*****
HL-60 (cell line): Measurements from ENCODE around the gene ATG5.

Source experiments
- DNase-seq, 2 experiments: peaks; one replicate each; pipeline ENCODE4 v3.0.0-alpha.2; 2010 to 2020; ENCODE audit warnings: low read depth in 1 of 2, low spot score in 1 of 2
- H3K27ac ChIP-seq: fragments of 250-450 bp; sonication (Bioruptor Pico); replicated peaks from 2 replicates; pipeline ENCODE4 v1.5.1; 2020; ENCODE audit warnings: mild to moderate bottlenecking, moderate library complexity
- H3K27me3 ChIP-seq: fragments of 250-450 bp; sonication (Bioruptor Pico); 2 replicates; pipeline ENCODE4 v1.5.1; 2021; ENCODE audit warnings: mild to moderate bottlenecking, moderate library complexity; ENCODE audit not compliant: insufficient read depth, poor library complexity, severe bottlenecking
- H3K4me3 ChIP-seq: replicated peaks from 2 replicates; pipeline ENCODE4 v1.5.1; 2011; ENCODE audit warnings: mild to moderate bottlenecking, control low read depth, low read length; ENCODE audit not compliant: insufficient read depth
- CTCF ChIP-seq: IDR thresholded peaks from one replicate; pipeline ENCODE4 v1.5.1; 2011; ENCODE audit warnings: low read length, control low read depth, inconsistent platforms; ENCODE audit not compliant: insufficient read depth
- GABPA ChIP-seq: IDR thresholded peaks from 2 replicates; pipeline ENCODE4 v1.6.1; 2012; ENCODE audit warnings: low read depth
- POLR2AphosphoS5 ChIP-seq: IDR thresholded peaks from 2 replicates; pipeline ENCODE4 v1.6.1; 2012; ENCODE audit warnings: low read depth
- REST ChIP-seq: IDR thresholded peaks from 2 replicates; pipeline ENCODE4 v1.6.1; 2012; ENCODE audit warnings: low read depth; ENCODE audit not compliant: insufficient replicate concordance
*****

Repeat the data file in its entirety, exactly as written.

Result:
HL-60 (cell line): Measurements from ENCODE around the gene ATG5.

Source experiments
- DNase-seq, 2 experiments: peaks; one replicate each; pipeline ENCODE4 v3.0.0-alpha.2; 2010 to 2020; ENCODE audit warnings: low read depth in 1 of 2, low spot score in 1 of 2
- H3K27ac ChIP-seq: fragments of 250-450 bp; sonication (Bioruptor Pico); replicated peaks from 2 replicates; pipeline ENCODE4 v1.5.1; 2020; ENCODE audit warnings: mild to moderate bottlenecking, moderate library complexity
- H3K27me3 ChIP-seq: fragments of 250-450 bp; sonication (Bioruptor Pico); 2 replicates; pipeline ENCODE4 v1.5.1; 2021; ENCODE audit warnings: mild to moderate bottlenecking, moderate library complexity; ENCODE audit not compliant: insufficient read depth, poor library complexity, severe bottlenecking
- H3K4me3 ChIP-seq: replicated peaks from 2 replicates; pipeline ENCODE4 v1.5.1; 2011; ENCODE audit warnings: mild to moderate bottlenecking, control low read depth, low read length; ENCODE audit not compliant: insufficient read depth
- CTCF ChIP-seq: IDR thresholded peaks from one replicate; pipeline ENCODE4 v1.5.1; 2011; ENCODE audit warnings: low read length, control low read depth, inconsistent platforms; ENCODE audit not compliant: insufficient read depth
- GABPA ChIP-seq: IDR thresholded peaks from 2 replicates; pipeline ENCODE4 v1.6.1; 2012; ENCODE audit warnings: low read depth
- POLR2AphosphoS5 ChIP-seq: IDR thresholded peaks from 2 replicates; pipeline ENCODE4 v1.6.1; 2012; ENCODE audit warnings: low read depth
- REST ChIP-seq: IDR thresholded peaks from 2 replicates; pipeline ENCODE4 v1.6.1; 2012; ENCODE audit warnings: low read depth; ENCODE audit not compliant: insufficient replicate concordance